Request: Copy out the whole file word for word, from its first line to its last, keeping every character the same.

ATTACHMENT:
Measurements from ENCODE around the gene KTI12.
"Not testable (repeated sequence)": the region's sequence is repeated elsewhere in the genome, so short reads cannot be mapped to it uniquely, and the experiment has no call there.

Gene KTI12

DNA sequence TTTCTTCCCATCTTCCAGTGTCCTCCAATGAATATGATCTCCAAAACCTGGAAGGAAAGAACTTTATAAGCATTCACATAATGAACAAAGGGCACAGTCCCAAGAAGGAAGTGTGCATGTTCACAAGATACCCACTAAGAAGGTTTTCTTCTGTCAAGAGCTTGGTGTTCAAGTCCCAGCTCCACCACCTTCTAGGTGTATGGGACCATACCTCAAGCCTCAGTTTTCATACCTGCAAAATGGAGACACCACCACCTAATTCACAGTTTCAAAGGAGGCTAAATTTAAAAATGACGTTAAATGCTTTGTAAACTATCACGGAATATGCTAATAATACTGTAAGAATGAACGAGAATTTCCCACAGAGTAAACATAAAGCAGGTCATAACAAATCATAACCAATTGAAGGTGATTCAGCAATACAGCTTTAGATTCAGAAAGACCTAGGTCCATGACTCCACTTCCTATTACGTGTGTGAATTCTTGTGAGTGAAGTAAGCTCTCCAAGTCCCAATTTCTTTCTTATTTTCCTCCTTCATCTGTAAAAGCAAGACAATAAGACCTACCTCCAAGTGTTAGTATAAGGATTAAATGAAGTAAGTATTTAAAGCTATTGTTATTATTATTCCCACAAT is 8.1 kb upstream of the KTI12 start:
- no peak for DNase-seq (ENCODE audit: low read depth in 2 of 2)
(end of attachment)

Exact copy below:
Measurements from ENCODE around the gene KTI12.
"Not testable (repeated sequence)": the region's sequence is repeated elsewhere in the genome, so short reads cannot be mapped to it uniquely, and the experiment has no call there.

Gene KTI12

DNA sequence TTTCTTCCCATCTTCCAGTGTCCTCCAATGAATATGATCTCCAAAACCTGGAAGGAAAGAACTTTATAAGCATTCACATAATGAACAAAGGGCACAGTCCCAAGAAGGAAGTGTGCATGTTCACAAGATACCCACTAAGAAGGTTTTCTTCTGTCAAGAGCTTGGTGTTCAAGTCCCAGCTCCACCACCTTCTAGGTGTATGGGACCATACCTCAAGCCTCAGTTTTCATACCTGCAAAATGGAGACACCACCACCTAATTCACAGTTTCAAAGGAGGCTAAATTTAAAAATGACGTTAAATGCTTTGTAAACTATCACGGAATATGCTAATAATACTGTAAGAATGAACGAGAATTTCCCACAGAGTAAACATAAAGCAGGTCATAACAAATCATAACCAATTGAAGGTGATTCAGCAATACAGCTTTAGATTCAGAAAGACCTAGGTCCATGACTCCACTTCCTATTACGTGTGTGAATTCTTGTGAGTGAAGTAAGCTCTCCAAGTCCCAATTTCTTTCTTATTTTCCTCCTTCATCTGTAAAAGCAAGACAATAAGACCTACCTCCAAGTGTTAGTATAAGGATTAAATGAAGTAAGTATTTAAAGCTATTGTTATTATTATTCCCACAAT is 8.1 kb upstream of the KTI12 start:
- no peak for DNase-seq (ENCODE audit: low read depth in 2 of 2)